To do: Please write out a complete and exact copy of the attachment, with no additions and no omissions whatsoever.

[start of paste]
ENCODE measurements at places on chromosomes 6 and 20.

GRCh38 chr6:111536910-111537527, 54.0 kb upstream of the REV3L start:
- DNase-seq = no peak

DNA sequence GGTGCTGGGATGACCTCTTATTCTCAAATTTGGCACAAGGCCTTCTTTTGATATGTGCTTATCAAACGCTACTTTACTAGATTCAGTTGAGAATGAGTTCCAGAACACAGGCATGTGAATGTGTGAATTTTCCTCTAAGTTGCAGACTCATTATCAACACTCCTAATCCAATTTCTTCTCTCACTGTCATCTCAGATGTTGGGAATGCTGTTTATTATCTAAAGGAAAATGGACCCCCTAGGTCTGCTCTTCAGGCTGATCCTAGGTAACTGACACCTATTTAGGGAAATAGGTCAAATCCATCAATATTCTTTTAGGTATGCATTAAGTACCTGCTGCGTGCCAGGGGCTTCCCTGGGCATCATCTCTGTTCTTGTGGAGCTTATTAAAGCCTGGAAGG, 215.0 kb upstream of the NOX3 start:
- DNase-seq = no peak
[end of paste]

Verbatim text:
ENCODE measurements at places on chromosomes 6 and 20.

GRCh38 chr6:111536910-111537527, 54.0 kb upstream of the REV3L start:
- DNase-seq = no peak

DNA sequence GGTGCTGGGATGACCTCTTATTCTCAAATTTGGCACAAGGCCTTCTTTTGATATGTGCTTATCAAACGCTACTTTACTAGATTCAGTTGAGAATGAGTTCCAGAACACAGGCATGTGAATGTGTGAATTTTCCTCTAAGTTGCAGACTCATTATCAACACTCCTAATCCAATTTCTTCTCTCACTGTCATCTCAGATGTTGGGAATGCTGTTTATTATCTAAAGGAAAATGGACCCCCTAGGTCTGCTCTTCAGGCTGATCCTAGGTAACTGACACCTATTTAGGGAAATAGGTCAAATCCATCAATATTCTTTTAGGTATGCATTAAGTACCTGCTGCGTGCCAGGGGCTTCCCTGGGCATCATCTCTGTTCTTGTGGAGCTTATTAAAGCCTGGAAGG, 215.0 kb upstream of the NOX3 start:
- DNase-seq = no peak